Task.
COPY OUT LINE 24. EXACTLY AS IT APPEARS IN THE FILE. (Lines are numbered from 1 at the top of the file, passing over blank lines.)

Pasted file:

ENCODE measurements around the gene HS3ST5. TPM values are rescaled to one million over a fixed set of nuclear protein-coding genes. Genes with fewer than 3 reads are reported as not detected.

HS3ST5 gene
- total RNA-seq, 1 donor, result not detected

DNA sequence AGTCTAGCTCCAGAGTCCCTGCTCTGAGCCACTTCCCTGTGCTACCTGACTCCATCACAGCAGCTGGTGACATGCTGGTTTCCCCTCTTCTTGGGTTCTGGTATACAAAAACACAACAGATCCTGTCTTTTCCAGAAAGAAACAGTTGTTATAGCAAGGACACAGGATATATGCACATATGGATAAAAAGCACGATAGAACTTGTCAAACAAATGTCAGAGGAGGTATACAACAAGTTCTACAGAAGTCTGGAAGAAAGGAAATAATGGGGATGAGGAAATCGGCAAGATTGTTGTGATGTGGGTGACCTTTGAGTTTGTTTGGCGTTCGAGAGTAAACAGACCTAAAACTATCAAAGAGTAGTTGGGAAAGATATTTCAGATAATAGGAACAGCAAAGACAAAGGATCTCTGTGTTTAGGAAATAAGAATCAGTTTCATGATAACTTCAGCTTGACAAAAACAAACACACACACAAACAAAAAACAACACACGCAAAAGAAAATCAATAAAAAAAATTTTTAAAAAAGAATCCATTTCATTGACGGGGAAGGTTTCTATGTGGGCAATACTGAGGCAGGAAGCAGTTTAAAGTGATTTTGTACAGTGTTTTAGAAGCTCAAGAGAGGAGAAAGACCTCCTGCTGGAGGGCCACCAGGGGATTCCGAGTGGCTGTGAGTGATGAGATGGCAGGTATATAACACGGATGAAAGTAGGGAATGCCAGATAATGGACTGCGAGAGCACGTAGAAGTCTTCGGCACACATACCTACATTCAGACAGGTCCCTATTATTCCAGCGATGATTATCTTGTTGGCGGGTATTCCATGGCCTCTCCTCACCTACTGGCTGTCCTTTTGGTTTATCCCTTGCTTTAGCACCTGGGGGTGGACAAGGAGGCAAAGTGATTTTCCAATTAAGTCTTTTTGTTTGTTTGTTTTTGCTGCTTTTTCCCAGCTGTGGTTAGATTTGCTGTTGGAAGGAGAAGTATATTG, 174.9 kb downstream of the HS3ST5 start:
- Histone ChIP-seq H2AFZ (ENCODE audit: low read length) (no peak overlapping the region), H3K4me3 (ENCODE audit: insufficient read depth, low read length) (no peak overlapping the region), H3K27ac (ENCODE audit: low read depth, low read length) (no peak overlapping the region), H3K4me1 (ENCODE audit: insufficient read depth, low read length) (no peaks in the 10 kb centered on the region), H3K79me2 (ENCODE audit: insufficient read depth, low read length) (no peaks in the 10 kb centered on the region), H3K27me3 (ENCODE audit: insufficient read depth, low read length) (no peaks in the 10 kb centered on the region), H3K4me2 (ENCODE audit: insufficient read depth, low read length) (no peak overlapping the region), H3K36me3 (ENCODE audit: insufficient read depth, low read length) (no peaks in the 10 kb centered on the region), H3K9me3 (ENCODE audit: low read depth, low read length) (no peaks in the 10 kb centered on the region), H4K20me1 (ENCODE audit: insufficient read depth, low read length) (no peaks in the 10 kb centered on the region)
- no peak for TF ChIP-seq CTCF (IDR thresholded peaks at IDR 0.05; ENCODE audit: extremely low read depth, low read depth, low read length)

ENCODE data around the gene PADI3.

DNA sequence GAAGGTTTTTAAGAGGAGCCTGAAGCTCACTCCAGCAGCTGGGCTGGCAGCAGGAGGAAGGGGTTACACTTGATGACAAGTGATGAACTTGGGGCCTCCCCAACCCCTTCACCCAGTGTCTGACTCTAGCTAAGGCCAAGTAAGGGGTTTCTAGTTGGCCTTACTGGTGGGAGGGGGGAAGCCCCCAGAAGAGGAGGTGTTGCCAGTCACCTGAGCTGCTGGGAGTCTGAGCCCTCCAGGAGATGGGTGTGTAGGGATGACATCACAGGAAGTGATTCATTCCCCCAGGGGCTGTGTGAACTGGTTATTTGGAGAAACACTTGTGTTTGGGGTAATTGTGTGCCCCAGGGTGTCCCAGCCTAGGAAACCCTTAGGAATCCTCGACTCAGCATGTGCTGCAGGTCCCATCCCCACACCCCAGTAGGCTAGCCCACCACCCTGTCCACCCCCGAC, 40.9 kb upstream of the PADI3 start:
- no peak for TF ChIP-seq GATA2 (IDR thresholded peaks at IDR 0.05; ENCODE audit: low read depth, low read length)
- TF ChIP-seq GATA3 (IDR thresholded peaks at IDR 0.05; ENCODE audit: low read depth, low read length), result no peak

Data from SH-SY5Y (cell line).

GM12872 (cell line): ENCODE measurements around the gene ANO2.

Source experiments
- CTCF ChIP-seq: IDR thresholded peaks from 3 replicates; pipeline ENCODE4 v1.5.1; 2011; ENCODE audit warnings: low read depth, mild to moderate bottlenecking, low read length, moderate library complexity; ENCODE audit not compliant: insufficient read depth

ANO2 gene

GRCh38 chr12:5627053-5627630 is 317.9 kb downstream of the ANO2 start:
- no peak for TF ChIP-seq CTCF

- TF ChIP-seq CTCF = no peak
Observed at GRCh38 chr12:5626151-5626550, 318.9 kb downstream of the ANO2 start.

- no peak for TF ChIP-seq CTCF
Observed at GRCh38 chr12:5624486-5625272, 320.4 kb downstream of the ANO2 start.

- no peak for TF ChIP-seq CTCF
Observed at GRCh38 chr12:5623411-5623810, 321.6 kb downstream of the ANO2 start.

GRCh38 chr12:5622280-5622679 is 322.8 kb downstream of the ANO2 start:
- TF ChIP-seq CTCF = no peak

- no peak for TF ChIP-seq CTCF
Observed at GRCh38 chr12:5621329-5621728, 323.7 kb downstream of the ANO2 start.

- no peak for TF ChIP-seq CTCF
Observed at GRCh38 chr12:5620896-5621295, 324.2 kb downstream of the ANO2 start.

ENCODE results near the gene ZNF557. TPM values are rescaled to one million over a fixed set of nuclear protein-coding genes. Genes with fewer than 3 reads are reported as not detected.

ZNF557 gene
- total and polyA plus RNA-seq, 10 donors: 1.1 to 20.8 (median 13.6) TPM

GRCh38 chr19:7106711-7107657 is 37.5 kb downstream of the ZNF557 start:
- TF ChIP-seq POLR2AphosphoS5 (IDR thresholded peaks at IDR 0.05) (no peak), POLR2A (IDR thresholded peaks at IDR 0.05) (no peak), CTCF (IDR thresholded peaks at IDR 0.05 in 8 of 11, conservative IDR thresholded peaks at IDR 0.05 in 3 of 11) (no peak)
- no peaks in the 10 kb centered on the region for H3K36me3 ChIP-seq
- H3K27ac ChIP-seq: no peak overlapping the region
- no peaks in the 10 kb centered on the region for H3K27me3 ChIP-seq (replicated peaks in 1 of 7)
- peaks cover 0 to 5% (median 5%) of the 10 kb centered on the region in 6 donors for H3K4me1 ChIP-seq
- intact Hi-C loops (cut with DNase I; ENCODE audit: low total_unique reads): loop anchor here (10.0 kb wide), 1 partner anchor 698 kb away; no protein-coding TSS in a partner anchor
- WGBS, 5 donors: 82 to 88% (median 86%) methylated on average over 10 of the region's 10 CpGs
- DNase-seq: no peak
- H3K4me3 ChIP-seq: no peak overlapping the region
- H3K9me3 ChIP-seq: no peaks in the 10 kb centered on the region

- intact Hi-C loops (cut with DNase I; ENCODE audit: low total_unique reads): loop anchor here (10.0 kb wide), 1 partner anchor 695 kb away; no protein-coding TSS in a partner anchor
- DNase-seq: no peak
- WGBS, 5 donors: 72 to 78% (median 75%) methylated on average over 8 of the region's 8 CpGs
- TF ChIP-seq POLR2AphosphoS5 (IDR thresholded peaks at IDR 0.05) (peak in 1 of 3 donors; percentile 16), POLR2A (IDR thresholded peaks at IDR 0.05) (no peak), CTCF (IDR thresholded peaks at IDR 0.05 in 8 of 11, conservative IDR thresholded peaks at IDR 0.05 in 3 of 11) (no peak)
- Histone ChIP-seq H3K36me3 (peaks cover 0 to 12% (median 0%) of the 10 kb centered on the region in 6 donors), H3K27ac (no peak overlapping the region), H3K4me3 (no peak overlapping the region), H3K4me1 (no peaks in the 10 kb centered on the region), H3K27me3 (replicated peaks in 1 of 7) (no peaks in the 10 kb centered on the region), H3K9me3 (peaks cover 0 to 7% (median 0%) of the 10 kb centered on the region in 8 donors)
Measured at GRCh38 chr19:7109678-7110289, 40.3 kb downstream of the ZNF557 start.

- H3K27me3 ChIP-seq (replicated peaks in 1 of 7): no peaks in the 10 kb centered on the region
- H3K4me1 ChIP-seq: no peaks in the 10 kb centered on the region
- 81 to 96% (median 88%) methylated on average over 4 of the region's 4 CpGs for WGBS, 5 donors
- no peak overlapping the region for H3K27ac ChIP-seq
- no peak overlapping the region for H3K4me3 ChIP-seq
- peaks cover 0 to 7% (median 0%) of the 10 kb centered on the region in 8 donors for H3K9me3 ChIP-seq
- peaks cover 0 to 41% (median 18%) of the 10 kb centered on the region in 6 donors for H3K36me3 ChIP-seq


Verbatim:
GRCh38 chr12:5622280-5622679 is 322.8 kb downstream of the ANO2 start: